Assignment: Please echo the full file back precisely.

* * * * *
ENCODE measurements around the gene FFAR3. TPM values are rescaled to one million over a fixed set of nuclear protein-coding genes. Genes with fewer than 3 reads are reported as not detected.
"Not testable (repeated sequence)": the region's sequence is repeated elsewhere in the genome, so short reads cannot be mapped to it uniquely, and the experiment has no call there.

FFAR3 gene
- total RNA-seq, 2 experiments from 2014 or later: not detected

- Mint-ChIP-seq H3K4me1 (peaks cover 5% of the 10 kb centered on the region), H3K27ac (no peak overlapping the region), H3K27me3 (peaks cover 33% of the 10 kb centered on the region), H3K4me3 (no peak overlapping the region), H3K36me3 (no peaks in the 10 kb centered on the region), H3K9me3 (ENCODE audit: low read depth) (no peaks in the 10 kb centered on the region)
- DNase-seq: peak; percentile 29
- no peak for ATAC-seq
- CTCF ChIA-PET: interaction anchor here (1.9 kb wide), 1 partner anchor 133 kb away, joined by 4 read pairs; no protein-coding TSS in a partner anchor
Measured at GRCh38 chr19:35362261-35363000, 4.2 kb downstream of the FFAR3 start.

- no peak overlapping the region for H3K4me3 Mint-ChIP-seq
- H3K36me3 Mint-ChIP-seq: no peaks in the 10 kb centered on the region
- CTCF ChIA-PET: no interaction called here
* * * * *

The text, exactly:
ENCODE measurements around the gene FFAR3. TPM values are rescaled to one million over a fixed set of nuclear protein-coding genes. Genes with fewer than 3 reads are reported as not detected.
"Not testable (repeated sequence)": the region's sequence is repeated elsewhere in the genome, so short reads cannot be mapped to it uniquely, and the experiment has no call there.

FFAR3 gene
- total RNA-seq, 2 experiments from 2014 or later: not detected

- Mint-ChIP-seq H3K4me1 (peaks cover 5% of the 10 kb centered on the region), H3K27ac (no peak overlapping the region), H3K27me3 (peaks cover 33% of the 10 kb centered on the region), H3K4me3 (no peak overlapping the region), H3K36me3 (no peaks in the 10 kb centered on the region), H3K9me3 (ENCODE audit: low read depth) (no peaks in the 10 kb centered on the region)
- DNase-seq: peak; percentile 29
- no peak for ATAC-seq
- CTCF ChIA-PET: interaction anchor here (1.9 kb wide), 1 partner anchor 133 kb away, joined by 4 read pairs; no protein-coding TSS in a partner anchor
Measured at GRCh38 chr19:35362261-35363000, 4.2 kb downstream of the FFAR3 start.

- no peak overlapping the region for H3K4me3 Mint-ChIP-seq
- H3K36me3 Mint-ChIP-seq: no peaks in the 10 kb centered on the region
- CTCF ChIA-PET: no interaction called here